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Japan – the new opportunity Indian pharma needs?

Could Japan be a new, opportune market for Indian pharma?

Recent comments by Indian Commerce and Industry Minister Nirmala Sitharaman seem to suggest as much.

At a seminar in New Delhi, organised by the Research and Information System for Developing Countries (RIS) think tank, Sitharaman encouraged Indian companies to increase exports to Japan under the Comprehensive Economic Partnership Agreement (CEPA) between the two countries.

Noting that the India-Japan trade deficit had increased from $3.1 billion in 2011 when the agreement was linked to $5.2 billion afterwards, Sitharaman singled out the pharmaceutical industry in India, calling its present share in the US$110 billion Japanese pharma market “below par” – it being limited to active pharmaceutical ingredients (API) –  whilst the market itself offers “a huge untapped potential for Indian pharma industry.”

Sitharaman stated that India’s “strength in pharma sector was well-established” and that the country’s role as a pre-eminent exporter of generic drugs – predominantly to less economically developed countries (LEDCs) – was compatible with the objectives of the Japanese government to lower the costs of healthcare in order to better accommodate the demands of the country’s ageing population.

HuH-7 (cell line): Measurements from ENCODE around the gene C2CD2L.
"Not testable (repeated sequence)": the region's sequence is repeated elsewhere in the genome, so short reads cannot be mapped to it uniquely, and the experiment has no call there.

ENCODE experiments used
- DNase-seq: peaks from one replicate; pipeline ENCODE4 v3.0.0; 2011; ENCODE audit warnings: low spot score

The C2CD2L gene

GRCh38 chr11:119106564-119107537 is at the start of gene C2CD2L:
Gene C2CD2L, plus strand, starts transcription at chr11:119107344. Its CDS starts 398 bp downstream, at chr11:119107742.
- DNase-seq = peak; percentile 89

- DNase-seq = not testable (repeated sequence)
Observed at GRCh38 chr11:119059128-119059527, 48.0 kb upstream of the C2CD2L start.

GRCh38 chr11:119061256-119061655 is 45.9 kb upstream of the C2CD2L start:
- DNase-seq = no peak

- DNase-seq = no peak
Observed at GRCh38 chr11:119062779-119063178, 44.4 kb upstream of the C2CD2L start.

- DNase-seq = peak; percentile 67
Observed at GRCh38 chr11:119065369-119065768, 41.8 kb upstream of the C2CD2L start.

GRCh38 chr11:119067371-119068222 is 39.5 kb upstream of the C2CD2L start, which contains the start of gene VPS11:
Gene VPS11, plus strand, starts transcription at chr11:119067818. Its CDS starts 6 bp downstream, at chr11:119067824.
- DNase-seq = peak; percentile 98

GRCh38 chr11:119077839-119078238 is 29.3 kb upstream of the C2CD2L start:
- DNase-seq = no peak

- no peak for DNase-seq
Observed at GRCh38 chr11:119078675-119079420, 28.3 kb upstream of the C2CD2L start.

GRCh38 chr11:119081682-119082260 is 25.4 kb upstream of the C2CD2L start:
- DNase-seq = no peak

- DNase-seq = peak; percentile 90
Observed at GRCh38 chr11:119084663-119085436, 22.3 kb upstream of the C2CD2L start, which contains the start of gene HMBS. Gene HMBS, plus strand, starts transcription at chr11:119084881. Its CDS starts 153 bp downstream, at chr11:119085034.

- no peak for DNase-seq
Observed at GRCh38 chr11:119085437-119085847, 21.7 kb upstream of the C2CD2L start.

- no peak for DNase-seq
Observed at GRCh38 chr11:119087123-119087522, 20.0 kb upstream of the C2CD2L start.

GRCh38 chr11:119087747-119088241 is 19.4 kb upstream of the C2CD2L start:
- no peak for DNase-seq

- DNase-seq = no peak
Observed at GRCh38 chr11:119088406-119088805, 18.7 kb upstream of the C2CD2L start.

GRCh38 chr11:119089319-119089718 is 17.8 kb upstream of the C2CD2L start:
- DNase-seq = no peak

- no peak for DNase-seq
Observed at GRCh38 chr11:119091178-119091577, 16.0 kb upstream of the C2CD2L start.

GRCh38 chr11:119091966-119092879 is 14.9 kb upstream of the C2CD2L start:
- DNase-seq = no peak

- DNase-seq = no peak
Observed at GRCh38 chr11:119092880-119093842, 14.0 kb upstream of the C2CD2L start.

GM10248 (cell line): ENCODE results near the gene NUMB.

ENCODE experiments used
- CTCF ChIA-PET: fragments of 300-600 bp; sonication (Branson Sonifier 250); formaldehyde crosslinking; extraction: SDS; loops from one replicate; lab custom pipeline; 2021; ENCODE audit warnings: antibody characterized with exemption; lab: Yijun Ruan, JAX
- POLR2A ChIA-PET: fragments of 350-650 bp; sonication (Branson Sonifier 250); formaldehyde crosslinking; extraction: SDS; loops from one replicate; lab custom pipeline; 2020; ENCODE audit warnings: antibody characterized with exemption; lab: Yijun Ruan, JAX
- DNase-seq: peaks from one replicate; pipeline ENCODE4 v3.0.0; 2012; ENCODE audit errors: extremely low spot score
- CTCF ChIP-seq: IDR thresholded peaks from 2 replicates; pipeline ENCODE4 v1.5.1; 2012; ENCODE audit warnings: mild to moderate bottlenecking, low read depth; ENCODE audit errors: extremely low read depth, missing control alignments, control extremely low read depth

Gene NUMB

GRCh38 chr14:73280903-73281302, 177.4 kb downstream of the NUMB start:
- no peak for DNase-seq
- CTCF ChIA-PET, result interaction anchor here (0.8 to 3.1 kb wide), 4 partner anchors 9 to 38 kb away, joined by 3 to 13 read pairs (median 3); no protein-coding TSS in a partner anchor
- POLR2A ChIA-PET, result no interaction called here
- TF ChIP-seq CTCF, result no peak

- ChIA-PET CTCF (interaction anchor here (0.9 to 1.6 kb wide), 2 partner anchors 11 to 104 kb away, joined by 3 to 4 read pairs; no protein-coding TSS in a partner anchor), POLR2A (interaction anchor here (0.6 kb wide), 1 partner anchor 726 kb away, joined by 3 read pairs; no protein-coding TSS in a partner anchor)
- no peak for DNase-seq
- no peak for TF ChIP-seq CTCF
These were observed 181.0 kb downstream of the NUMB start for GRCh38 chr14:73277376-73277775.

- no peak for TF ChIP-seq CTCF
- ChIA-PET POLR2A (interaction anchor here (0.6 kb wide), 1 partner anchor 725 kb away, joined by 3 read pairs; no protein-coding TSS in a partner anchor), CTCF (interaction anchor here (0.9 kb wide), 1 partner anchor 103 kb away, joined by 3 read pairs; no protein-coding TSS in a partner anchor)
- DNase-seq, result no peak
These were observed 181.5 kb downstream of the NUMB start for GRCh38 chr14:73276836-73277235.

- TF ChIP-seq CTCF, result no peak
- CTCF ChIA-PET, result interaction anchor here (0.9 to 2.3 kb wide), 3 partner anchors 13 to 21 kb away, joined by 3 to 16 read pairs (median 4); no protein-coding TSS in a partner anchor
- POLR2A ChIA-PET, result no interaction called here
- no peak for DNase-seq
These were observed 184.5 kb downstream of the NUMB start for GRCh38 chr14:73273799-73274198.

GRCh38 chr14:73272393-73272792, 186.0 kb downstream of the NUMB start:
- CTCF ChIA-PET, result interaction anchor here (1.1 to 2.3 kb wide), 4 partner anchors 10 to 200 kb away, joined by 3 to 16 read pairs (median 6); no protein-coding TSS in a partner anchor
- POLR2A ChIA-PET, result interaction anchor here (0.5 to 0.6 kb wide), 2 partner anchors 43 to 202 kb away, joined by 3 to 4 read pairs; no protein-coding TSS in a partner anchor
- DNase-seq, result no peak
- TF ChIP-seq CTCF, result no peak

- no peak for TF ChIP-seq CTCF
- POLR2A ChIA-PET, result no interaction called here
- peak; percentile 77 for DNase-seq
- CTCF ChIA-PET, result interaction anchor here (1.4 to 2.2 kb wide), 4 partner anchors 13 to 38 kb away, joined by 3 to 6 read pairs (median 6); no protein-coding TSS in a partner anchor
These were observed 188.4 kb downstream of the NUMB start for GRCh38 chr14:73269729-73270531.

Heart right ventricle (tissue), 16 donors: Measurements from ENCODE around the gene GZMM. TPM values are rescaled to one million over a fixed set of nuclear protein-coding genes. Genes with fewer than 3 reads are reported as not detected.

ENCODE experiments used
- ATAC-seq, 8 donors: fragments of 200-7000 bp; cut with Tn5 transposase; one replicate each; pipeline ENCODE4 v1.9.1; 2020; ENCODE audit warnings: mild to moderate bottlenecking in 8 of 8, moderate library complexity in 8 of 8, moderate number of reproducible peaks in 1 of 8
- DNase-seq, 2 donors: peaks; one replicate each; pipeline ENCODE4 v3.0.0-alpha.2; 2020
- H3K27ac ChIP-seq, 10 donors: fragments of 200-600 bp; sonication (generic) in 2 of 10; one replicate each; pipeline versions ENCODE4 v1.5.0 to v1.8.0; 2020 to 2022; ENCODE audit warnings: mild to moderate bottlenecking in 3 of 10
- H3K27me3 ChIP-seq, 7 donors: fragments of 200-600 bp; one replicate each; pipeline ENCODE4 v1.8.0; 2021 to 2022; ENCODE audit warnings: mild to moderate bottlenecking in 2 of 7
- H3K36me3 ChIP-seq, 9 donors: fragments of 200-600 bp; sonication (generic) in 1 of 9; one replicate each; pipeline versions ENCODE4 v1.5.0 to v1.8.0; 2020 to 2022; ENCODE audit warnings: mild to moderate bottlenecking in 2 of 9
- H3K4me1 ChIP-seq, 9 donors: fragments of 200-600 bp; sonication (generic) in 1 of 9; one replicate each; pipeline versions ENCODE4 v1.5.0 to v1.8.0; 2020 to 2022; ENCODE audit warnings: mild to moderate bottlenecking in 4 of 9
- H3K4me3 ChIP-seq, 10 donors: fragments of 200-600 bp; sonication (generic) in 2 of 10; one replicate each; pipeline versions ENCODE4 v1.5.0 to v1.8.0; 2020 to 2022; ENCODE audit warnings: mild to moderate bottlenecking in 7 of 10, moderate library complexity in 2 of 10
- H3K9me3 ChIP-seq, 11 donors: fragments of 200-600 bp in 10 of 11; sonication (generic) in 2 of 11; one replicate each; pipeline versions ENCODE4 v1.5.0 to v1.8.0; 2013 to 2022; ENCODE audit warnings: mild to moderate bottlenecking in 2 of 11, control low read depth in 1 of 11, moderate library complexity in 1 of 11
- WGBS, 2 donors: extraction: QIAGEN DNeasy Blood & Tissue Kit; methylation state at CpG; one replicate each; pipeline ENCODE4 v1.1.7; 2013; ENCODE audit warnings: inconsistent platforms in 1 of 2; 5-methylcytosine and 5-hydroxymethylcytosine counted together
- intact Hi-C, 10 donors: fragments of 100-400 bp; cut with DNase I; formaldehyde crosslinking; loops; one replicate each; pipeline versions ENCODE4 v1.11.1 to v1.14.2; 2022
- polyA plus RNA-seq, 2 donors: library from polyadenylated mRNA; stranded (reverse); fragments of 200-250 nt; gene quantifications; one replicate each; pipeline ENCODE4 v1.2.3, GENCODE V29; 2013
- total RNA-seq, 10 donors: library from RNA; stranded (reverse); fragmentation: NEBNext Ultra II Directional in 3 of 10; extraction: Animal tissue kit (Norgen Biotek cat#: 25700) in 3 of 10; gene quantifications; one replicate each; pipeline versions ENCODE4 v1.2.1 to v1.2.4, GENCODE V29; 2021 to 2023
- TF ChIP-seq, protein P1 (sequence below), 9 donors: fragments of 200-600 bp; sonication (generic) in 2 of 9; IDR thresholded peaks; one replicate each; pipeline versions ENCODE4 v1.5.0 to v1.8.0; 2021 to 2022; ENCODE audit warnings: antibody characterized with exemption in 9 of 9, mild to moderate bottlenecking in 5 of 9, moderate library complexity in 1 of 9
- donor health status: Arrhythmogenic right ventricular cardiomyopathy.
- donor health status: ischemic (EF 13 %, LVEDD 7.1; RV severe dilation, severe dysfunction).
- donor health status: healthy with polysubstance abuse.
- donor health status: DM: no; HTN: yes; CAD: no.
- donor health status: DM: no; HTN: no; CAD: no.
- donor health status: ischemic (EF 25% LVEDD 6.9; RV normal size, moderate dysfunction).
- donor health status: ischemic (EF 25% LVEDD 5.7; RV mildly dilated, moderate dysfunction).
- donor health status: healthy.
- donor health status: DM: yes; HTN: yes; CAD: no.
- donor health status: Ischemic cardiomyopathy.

As prognosticators of sorts,India-based pharmaceutical companies such as Lupin have enjoyed considerable success in Japan  

Lupin is one of the fastest growing generic drug companies in Japan, with its subsidiary Kyowa ranking ninth – and is now expected to rank sixth following a US$150 million acquisition earlier this year of twenty-one generic drug brands from the Osaka-based pharma company Shionogi & Co.  

The Japanese government announced last year its intentions to raise the share of generic drug prescriptions to 80% by 2020.

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